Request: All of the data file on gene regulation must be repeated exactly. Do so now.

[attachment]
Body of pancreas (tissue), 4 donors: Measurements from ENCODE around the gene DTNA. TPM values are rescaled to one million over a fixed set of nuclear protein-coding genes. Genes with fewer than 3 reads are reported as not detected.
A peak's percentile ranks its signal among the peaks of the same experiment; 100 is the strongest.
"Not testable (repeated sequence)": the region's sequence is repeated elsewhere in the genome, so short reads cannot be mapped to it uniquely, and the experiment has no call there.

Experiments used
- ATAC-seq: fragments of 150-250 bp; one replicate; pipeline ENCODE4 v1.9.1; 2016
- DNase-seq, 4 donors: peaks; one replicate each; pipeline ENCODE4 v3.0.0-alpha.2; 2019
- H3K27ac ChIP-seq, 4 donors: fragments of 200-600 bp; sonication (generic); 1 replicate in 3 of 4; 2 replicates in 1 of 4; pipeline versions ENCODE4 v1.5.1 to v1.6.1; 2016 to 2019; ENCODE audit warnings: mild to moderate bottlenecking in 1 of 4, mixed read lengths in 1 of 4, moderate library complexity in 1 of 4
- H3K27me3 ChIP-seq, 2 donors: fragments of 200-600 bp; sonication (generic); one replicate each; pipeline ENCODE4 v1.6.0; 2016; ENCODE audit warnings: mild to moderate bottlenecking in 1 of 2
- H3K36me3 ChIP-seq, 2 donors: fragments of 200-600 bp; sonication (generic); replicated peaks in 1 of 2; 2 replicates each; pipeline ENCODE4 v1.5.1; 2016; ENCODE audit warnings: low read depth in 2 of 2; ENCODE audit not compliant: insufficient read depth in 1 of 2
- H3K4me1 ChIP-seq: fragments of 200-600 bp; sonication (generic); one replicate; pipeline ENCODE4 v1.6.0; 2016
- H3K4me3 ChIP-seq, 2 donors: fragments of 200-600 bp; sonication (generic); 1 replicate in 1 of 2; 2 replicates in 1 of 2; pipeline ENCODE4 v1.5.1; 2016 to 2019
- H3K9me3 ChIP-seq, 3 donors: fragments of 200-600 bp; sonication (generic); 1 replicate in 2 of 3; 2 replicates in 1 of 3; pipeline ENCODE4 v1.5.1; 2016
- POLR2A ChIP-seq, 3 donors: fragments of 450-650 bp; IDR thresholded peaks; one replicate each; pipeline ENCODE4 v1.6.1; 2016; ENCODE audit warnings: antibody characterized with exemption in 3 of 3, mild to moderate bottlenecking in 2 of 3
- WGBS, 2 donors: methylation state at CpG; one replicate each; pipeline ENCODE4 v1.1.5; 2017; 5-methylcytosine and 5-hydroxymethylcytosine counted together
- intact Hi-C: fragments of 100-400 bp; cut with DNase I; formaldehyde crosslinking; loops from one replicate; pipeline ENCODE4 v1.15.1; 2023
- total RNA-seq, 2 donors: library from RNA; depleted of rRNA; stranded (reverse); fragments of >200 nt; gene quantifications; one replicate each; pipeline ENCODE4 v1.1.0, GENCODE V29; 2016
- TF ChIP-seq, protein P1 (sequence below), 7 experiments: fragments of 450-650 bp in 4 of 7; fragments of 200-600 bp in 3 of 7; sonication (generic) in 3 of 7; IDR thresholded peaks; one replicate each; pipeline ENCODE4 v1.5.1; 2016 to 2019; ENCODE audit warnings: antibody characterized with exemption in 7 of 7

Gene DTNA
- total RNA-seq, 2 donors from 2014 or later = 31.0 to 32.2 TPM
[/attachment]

Body of pancreas (tissue), 4 donors: Measurements from ENCODE around the gene DTNA. TPM values are rescaled to one million over a fixed set of nuclear protein-coding genes. Genes with fewer than 3 reads are reported as not detected.
A peak's percentile ranks its signal among the peaks of the same experiment; 100 is the strongest.
"Not testable (repeated sequence)": the region's sequence is repeated elsewhere in the genome, so short reads cannot be mapped to it uniquely, and the experiment has no call there.

Experiments used
- ATAC-seq: fragments of 150-250 bp; one replicate; pipeline ENCODE4 v1.9.1; 2016
- DNase-seq, 4 donors: peaks; one replicate each; pipeline ENCODE4 v3.0.0-alpha.2; 2019
- H3K27ac ChIP-seq, 4 donors: fragments of 200-600 bp; sonication (generic); 1 replicate in 3 of 4; 2 replicates in 1 of 4; pipeline versions ENCODE4 v1.5.1 to v1.6.1; 2016 to 2019; ENCODE audit warnings: mild to moderate bottlenecking in 1 of 4, mixed read lengths in 1 of 4, moderate library complexity in 1 of 4
- H3K27me3 ChIP-seq, 2 donors: fragments of 200-600 bp; sonication (generic); one replicate each; pipeline ENCODE4 v1.6.0; 2016; ENCODE audit warnings: mild to moderate bottlenecking in 1 of 2
- H3K36me3 ChIP-seq, 2 donors: fragments of 200-600 bp; sonication (generic); replicated peaks in 1 of 2; 2 replicates each; pipeline ENCODE4 v1.5.1; 2016; ENCODE audit warnings: low read depth in 2 of 2; ENCODE audit not compliant: insufficient read depth in 1 of 2
- H3K4me1 ChIP-seq: fragments of 200-600 bp; sonication (generic); one replicate; pipeline ENCODE4 v1.6.0; 2016
- H3K4me3 ChIP-seq, 2 donors: fragments of 200-600 bp; sonication (generic); 1 replicate in 1 of 2; 2 replicates in 1 of 2; pipeline ENCODE4 v1.5.1; 2016 to 2019
- H3K9me3 ChIP-seq, 3 donors: fragments of 200-600 bp; sonication (generic); 1 replicate in 2 of 3; 2 replicates in 1 of 3; pipeline ENCODE4 v1.5.1; 2016
- POLR2A ChIP-seq, 3 donors: fragments of 450-650 bp; IDR thresholded peaks; one replicate each; pipeline ENCODE4 v1.6.1; 2016; ENCODE audit warnings: antibody characterized with exemption in 3 of 3, mild to moderate bottlenecking in 2 of 3
- WGBS, 2 donors: methylation state at CpG; one replicate each; pipeline ENCODE4 v1.1.5; 2017; 5-methylcytosine and 5-hydroxymethylcytosine counted together
- intact Hi-C: fragments of 100-400 bp; cut with DNase I; formaldehyde crosslinking; loops from one replicate; pipeline ENCODE4 v1.15.1; 2023
- total RNA-seq, 2 donors: library from RNA; depleted of rRNA; stranded (reverse); fragments of >200 nt; gene quantifications; one replicate each; pipeline ENCODE4 v1.1.0, GENCODE V29; 2016
- TF ChIP-seq, protein P1 (sequence below), 7 experiments: fragments of 450-650 bp in 4 of 7; fragments of 200-600 bp in 3 of 7; sonication (generic) in 3 of 7; IDR thresholded peaks; one replicate each; pipeline ENCODE4 v1.5.1; 2016 to 2019; ENCODE audit warnings: antibody characterized with exemption in 7 of 7

Gene DTNA
- total RNA-seq, 2 donors from 2014 or later = 31.0 to 32.2 TPM